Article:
This script was based on the 2010 book of the same name by Michael Lewis. Lots of people’s and companies’ names have been changed in the film, however, all of the characters are still based on real people and the overall film and book are inspired by real events, whose presence is still felt today to some extent.

Directing

At the beginning of the film, I thought that the cinematography and constant shifting of the camera and the focus were a bit amateurish as I am used to smooth panning of the camera. However, as the film went on, I realized that this type of filming was a creative choice. I cannot say that I liked it but I definitely respected this different type of filming.

Editing

Editing is not usually the part of the film, which I discuss, however, The Big Short’s editing was quite important to the overall film. Not only did the creators of this movie used inserts with celebrities, explaining difficult economic terms, they also over-saturated the film with montages of random everyday life clips, media coverage, and music videos. However, the opening montage (history recap) and the quotes, appearing on screen, were both nice finishing touches. The other montages were definitely a lot to take in and a bit crazy to watch but they helped the film to prove its main point. In short, the film was both an example of continuity and discontinuity editing. It had discontinuous inserts in the continuous narrative.

Acting

1st story:

  • Christian Bale as Dr. Michael Burry – a neurologist who has become the manager of the hedge fund Scion Capital. Bale hs always been an amazing actor, starring both in the mainstream films like The Dark Knight trilogy as well as awards contenders, like American Hustle. I also liked him in Exodus, despite the whole whitewashing scandal, but my favorite movie of his is Nolan’s The Prestige. He was also really good in the role of Burry – I liked his confident personality and over-the-top work aesthetic. Bale has a few movies coming out this year and he will also voice one of the characters in Serkis’s Jungle Book: Origins coming out in 2017.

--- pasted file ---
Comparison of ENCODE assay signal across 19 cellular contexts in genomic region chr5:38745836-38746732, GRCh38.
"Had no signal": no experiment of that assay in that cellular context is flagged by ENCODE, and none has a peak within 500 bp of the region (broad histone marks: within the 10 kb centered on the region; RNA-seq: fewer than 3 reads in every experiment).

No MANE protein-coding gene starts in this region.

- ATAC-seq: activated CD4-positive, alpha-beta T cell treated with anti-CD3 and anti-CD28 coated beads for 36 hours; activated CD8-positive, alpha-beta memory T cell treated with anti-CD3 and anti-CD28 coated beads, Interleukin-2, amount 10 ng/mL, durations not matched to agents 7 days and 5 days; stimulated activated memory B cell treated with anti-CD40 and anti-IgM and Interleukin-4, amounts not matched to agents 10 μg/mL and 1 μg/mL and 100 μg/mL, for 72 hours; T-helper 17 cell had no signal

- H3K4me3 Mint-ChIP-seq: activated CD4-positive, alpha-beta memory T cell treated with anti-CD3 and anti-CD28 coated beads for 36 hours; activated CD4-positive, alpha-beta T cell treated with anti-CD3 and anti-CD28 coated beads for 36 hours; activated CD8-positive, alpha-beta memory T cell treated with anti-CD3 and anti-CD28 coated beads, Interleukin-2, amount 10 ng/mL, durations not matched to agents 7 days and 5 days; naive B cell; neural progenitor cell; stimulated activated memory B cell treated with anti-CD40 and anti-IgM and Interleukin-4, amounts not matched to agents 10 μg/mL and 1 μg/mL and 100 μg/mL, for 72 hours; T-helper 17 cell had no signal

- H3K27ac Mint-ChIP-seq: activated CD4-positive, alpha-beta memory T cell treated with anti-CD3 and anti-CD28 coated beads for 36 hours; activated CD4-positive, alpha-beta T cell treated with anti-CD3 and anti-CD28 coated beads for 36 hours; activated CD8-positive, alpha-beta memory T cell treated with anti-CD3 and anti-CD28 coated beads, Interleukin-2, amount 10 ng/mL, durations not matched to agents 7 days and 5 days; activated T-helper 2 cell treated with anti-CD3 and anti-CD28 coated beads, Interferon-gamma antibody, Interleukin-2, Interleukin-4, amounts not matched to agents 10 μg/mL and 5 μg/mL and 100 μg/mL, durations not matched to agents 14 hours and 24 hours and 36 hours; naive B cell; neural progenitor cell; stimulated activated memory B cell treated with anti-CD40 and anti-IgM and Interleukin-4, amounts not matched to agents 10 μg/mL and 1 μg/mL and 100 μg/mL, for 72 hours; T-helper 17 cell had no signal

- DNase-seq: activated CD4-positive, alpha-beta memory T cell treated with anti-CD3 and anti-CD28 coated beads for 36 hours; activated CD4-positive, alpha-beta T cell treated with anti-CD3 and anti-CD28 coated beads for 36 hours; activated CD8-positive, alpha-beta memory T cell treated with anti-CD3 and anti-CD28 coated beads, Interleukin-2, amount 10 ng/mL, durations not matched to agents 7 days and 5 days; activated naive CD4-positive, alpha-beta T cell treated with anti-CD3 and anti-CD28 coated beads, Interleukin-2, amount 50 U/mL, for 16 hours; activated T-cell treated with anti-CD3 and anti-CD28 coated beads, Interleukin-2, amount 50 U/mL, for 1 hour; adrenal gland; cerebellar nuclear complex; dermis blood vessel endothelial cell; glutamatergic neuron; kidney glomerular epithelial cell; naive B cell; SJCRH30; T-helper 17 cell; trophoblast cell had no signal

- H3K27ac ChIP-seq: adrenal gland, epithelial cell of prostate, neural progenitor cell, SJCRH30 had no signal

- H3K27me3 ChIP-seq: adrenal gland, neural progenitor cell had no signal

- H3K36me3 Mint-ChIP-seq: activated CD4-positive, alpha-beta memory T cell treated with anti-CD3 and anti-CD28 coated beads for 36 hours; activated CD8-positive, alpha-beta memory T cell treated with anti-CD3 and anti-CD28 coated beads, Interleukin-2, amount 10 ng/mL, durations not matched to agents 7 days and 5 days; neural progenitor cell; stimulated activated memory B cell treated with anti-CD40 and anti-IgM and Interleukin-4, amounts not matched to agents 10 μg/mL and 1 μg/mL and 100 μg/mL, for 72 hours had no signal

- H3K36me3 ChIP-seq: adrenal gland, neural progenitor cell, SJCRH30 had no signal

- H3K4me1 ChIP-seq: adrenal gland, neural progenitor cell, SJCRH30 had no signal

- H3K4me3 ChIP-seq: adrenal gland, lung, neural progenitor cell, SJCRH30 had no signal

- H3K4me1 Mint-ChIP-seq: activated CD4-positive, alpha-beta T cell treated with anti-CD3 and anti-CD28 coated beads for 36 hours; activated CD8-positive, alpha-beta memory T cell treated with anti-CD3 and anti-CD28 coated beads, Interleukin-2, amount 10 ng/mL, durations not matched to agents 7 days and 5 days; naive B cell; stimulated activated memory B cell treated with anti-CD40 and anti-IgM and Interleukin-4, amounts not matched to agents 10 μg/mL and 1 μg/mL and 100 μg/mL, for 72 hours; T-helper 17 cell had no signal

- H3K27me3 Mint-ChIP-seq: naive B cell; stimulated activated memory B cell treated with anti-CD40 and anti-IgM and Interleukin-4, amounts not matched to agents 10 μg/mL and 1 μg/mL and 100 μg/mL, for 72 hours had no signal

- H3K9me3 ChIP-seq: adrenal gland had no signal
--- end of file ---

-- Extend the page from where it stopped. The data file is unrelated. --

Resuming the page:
2nd story:

  • Steve Carell as Mark Baum – a manager of Wall Street hedge fund FrontPoint Capital. Carell was also really great in the role, he was probably the nicest character in the whole film, because he actually felt bad for other people. The first time that I’ve seen Carell in a film was back in 2006’s Little Miss Sunshine. He has also starred in one of my favorite comedies Crazy, Stupid, Love alongside his The Big Short co-star Ryan Gosling. Carell has had a few good years regarding the awards season – he was nominated for Foxcatcher last year – and this streak might continue, because he is starring in a Woody Allen’s film this year and Allen’s films tend to get recognition from the academy. 
  • Ryan Gosling as Jared Vennett – a self-interested salesman at Deutsche Bank and the narrator of the film. Also, the most charming character of the film – Gosling did an amazing job and should have gotten more recognition for this role. I have recently watched a different film, starring Gosling, called Drive (my dad actually recommend it to me). He was really good in it and delivered a very nuanced performance. The Ides of March is also a great political drama with Gosling in a lead. I am also very interested in Gosling’s next project – La La Land – it’s a musical coming out this summer.

3rd story:

  • John Magaro as Charlie Geller and Finn Wittrock as Jamie Shipley – founders of Brownfield fund. They did a good job in the roles – I really liked the fact that they were new to this game and still were able to figure out the lie. I am not familiar with both of these actors’ work, although, I can tell you that Magaro has been in another awards’ contender Carol and Wittrock has starred in Noah and Unbroken (he will also be in the aforementioned La La Land).
  • Brad Pitt as Ben Rickert – Charlie and Jamie’s trader and mentor. Pitt was also one of the producers of the film and did an amazing job as always. He was one of the most humane characters, since he was an outsider of the system. I have recently seen Pitt in Jolie’s By The Sea. While I was quick to dismiss that film at first, it kinda grew on me, so I definitely recommend it.